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Pharmacy Professor Speaks to Middle Schoolers About Health Care Careers at Summer Program on Campus
Speaking to a classroom of 6th and 7th grade students attending the Steppingstone Scholars STEM summer program at USciences in July, Tyan Thomas, PharmD, explained to the students what it is like to be a pharmacist and how they participate in the patient care team with doctors and nurses.
The Steppingstone Scholars summer program is an academic enrichment program supporting underserved middle and high school students in the Philadelphia area, helping them to stay engaged in science, technology, engineering, and math throughout the summer months.
Dr. Thomas, who grew up in Baltimore and discovered pharmacy as a career option in college after considering other health professional careers, including medicine and physical therapy, said she wants these students to think about different careers, including pharmacy, earlier on in their education.
“Kids who may be the first in their families to go to college may not have contact within their families’ circle of friends with health care professionals who look like them,” said Thomas. “I have found that I feel more confident about my ability to achieve a goal when I see that someone in a similar situation has accomplished the same goal.”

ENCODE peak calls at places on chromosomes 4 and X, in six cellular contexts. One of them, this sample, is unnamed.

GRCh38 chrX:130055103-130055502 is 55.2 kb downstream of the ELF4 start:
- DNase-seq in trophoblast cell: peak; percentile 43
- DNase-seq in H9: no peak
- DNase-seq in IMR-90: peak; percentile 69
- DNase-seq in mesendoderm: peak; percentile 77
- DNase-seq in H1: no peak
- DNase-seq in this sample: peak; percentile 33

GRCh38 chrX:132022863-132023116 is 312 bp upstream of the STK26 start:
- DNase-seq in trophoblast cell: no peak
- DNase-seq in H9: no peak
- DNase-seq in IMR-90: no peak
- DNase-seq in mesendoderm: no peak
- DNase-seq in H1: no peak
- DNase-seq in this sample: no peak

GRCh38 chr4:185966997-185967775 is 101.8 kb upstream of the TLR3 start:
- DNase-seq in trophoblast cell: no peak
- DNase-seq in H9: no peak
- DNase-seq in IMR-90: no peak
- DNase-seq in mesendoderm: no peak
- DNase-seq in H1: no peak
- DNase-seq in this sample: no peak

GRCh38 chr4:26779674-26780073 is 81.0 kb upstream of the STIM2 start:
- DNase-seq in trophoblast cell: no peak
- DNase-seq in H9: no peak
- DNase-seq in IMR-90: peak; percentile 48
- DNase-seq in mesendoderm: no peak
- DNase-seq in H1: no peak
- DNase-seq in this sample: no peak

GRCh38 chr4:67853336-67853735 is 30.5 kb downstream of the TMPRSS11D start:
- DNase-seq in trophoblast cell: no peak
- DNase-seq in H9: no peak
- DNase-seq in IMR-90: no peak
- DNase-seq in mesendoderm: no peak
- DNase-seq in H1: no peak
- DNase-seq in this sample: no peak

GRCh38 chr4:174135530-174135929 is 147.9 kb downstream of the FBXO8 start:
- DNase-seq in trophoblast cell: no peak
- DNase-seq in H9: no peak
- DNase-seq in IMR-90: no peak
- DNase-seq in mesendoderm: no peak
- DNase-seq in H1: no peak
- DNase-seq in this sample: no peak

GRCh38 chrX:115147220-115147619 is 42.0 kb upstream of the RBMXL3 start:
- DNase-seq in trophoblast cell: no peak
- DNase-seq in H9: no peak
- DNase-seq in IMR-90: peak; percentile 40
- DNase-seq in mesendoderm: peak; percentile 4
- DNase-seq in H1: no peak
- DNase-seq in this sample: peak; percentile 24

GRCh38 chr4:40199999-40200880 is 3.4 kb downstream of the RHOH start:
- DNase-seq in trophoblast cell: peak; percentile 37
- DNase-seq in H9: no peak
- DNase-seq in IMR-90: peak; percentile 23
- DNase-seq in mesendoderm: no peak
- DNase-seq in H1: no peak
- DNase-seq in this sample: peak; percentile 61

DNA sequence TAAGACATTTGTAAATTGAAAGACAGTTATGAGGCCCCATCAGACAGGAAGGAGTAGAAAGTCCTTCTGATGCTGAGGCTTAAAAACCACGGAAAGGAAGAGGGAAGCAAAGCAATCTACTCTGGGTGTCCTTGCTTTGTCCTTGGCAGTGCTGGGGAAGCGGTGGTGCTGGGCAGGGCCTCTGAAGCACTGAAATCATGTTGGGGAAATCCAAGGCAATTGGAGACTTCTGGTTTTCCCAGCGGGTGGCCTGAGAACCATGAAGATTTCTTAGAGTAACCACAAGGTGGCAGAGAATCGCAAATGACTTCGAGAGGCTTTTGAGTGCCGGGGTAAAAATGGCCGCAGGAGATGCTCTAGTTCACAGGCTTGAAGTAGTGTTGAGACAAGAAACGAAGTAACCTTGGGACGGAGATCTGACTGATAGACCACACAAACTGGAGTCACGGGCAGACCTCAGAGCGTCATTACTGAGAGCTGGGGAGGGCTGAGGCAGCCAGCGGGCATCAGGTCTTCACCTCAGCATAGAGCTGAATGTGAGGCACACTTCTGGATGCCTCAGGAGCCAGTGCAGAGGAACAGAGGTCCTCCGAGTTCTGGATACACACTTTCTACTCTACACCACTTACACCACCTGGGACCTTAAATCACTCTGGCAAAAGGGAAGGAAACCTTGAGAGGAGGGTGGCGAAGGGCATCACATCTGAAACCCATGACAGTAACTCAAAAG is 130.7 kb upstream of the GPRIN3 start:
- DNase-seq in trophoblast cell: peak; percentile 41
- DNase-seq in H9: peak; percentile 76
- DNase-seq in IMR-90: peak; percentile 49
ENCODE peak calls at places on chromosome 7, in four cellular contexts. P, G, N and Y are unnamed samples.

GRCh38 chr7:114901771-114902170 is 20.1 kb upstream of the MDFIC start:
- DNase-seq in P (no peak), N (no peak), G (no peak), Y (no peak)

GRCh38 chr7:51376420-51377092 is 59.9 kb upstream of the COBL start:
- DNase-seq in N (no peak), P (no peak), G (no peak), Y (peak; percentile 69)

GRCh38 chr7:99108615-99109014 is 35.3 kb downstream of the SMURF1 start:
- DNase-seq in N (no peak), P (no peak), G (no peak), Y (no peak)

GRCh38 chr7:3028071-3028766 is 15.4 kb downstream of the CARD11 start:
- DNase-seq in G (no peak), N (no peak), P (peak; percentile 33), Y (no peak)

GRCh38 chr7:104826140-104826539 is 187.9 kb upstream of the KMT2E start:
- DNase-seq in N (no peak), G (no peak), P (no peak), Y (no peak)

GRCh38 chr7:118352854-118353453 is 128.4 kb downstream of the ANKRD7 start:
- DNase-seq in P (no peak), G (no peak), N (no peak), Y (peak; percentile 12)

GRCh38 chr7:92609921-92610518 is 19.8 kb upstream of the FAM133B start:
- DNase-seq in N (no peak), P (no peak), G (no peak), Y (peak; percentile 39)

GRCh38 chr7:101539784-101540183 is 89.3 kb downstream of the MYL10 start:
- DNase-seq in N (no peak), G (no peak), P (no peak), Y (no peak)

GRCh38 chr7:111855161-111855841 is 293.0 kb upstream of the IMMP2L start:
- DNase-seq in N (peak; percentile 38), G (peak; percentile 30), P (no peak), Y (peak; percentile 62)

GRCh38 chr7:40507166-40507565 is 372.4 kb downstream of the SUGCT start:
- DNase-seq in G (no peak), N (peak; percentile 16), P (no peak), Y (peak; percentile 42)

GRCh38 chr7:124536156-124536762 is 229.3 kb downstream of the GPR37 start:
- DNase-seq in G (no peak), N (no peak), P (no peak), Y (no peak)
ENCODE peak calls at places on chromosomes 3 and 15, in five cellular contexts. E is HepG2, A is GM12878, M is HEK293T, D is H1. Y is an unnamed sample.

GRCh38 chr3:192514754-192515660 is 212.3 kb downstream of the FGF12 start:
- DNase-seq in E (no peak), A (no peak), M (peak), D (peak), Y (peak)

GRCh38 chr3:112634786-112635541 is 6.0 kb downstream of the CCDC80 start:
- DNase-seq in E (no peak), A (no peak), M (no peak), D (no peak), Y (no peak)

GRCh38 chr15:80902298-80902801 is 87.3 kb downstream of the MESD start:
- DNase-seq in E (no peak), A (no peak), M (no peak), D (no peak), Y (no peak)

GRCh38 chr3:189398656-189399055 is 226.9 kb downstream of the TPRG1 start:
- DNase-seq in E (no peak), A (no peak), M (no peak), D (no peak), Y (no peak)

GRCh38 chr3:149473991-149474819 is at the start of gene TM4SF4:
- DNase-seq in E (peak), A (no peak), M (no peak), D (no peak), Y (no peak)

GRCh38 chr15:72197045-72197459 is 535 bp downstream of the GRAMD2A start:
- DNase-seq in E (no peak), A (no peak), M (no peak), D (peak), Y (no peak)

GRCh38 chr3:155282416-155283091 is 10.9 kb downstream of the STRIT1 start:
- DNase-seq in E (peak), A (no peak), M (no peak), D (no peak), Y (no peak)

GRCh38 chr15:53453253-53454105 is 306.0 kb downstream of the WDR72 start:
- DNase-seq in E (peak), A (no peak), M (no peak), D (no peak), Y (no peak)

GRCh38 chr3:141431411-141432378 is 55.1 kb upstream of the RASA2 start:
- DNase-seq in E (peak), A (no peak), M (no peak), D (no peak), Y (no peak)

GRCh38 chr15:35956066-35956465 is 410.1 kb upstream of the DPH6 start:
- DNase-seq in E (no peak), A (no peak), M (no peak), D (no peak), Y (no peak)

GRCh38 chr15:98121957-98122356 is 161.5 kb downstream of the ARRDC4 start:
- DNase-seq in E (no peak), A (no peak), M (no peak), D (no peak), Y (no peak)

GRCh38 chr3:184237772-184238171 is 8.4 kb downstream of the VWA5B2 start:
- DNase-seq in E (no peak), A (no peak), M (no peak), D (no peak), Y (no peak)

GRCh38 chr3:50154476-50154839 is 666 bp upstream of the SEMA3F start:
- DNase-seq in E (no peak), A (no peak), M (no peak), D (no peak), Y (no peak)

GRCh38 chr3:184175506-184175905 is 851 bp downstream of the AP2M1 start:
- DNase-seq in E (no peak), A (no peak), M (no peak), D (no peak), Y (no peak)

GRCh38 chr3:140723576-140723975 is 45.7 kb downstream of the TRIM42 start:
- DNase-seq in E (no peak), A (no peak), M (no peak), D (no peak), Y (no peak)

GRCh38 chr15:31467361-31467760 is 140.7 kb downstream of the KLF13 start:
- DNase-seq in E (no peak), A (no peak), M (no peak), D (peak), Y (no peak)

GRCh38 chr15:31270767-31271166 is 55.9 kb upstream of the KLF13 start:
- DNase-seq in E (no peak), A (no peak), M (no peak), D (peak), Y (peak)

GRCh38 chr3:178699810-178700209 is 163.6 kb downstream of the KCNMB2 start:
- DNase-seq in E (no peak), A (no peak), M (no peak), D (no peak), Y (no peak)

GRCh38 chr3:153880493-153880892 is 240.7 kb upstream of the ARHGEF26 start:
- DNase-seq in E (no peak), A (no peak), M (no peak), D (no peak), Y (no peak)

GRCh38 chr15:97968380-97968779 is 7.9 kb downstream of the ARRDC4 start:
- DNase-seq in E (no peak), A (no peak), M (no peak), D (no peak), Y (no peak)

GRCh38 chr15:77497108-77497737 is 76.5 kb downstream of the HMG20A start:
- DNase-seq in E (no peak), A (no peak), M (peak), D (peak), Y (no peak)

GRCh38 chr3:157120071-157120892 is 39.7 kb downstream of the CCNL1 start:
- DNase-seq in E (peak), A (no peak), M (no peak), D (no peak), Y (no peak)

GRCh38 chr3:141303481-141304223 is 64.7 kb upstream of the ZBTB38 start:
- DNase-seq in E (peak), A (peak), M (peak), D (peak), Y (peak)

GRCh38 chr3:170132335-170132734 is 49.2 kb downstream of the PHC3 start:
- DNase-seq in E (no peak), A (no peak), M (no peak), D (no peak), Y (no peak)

She explained the different settings a pharmacist can work in and as the students took her through the process they see at the retail counter, Dr. Thomas explained the different steps happening behind the scenes that the pharmacist is doing. She highlighted the science and math knowledge and skills she uses as a pharmacist in an effort to help the students think about how these skills may apply to their future careers in healthcare and the vast array of options available to them.
“I was interested in a health care profession, and pharmacy fulfilled many of my requirements – I was able to interact with people; use my math and science knowledge; and many options for career paths,” she said. “It was a good choice because pharmacy allows me to be part of the health care system and to impact patient care. I am able to work with physicians, nurses and social workers collaboratively to improve patient care. Because of my pharmacy training, I have been able to work with many adults of all ages, education levels, and life experiences to achieve their health care goals.”
It was this interprofessional aspect of her work that led to the opportunity to speak to the students. Dr. Thomas was connected to Steppingstone through her work with another healthcare provider connected to the program at the ambulatory clinic at the Corporal Michael J. Crescenz Veterans Affairs Medical Center.
Categories: News, Philadelphia College of Pharmacy, Department of Pharmacy Practice, Pharmacy, Faculty, Community, West Philadelphia, Philadelphia